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Outcome of the tests has been described in a report and a poster that was presented in a seminar at the university. Results show little impact of (variations in) nitrogen and phosphorus concentratins. Highest biogas yields for potato skins were realised at natural nitrogen (C/N ratio 8) and phosphorus (C/P 19) concentrations. For maize, a C/N ratio of 30 gave the best results (natural C/N value was 46), while lower phosphorus concentrations (higher C/P values) outperformed natural C/P ratio (which was 9). Results for coconut milk were inconclusive.Results are in line with literature. Optimal C/N ratio is generally reported to be around 30 although lower values have been presented as well (e.g. Guarino et al., 2016). For phosphorus, normally high to very high C/P ratios (350; Ghasimi et al., 2009) are recommended.

Further reading:

Student report: J Kocks, A van der Lee, S Schrijver, S Wisse (2017). Invloed van stikstof en fosfor op de biogas productie. Den Bosch.

HAS University of Applied Sciences in Den Bosch: https://www.hasinternational.nl/

Ghasimi et al. (2009) The Effect of C:N:P ratio, volatile fatty acids and Na + levels on the performance of an anaerobic treatment of fresh leachate from municipal solid waste transfer station. African Journal of Biotechnology Vol. 8, pp. 4572-4581.

Guarino et al. (2016) Does the C/N ratio really affect the Bio-methane Yield? A three years investigation of Buffalo Manure Digestion. Chemical Engineering Transactions, Vol. 49. DOI: 10.3303/CET1649078

 


Biofuels hardly competed with food production: Column
http://www.biobased-society.eu/2013/07/biofuels-hardly-competed-with-food-production-so-far/

Our work in the press
Danish – hveiti.dk
Dutch – agro-chemie.nl

Feedback on our work

‘The report published by Biomass Research provided a much less extreme image of reality on Food vs Fuel and iLUC than many NGO will make us believe’

(in Dutch: Het rapport van Biomass Research [..] geeft een veel genuanceerder beeld van de werkelijkheid over Food-or-Fuel en ILUC dan NGO’s ons willen doen geloven).

Press release
Press release
Biofuels compete little with food production – so far

From our press release
WAGENINGEN, The Netherlands – A week after the environmental committee of the European Parliament (EP) capped biofuel production from food crops to a maximum of 5.5% because of its effect on food security, a new study reveals food production is not suffering much from the use of corn, wheat or palm oil in biofuel production.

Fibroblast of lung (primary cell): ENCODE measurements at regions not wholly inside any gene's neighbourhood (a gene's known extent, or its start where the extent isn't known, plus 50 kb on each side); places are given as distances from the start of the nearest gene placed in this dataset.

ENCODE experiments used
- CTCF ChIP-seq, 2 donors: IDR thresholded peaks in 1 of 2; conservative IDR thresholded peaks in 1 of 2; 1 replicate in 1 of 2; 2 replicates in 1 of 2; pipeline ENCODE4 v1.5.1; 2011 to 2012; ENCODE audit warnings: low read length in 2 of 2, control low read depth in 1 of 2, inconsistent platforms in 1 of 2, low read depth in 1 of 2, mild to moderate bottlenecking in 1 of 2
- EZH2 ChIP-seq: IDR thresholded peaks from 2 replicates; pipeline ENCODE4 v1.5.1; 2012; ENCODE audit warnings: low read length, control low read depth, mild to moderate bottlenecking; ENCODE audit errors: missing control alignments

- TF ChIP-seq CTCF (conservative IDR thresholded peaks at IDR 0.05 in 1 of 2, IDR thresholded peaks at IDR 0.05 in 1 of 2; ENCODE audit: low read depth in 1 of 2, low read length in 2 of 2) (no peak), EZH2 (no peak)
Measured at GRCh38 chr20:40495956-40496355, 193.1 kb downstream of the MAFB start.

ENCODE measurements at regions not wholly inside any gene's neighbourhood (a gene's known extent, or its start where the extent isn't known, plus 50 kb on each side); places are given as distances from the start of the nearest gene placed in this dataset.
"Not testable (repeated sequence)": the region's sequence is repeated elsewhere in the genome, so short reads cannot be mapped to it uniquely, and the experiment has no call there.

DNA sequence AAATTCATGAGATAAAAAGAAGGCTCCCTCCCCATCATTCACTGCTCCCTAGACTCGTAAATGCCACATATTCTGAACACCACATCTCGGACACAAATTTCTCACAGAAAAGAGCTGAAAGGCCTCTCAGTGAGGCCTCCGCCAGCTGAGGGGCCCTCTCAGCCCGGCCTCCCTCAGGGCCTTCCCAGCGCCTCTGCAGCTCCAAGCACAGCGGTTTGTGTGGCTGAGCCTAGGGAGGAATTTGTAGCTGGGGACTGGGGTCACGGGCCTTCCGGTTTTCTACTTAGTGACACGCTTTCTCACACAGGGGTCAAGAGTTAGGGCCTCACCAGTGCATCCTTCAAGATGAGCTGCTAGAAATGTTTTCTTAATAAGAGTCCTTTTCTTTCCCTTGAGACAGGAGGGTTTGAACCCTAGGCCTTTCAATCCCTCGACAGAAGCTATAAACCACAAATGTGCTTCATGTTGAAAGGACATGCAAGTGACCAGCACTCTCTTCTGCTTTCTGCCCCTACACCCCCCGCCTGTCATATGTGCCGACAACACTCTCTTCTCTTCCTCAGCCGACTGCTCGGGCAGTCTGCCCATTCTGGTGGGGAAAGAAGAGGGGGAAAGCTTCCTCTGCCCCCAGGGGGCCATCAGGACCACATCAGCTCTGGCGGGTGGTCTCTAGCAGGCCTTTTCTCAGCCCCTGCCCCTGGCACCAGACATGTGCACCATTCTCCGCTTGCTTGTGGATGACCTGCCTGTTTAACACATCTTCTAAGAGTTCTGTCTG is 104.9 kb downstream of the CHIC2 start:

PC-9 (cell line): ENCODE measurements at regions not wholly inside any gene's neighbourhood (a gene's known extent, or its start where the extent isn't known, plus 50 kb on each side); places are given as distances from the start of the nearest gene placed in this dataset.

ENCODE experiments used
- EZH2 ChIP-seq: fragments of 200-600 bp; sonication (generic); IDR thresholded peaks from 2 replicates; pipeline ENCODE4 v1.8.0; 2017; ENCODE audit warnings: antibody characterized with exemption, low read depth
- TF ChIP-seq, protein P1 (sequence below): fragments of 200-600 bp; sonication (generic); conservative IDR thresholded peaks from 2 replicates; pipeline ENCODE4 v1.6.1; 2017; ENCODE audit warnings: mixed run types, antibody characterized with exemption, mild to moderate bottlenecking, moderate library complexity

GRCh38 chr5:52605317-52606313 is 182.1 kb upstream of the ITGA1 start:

Calculating land use changes in 34 countries including Brazil, the USA, and the EU, a team headed by Hans Langeveld demonstrated biofuels are not likely to compete with food production – or cause major deforestation, usually indicated as indirect land use change (ILUC). According to the study, between 2000 and 2010, urbanisation claimed twice the amount of land used for biofuel expansion.

It contains other revealing data. “Increases in crop harvested area compensated biofuel expansion”, says Langeveld. “It even made up for loss of agricultural land due to urbanisation”.

Farmers adapted to increased demand for crops. “Not so much by opening new land”, he adds, “but by using it more effectively”. Farmers thus managed to harvest more crops – from less land.

“It does not mean that biofuel production never affects food production”, he adds. “Competition for land does occur. Locally, biofuel producers may use land that was used for other crops.”

The researcher emphasises that this practice should be discouraged.

“Existing land rights should be respected – at all times”.

The report arrives in a time where biofuel policies are highly criticised. It is expected to play a role in further discussions on the ILUC debate. Last week, a new iLUC study by the American researcher Timothy Searchinger was attacked for being based on weak evidence.

The study ´Analysing the effect of biofuel expansion on land use change in major producing countries: evidence of increased multiple cropping´ was authored by Hans Langeveld, John Dixon ( Australian Centre for International Agricultural Research), Herman van Keulen (emiritus professor of Wageningen University and Research Centre) and Foluke Quist-Wessel (Agri-Quest).

Our motto:
more data and better analysis = less speculation!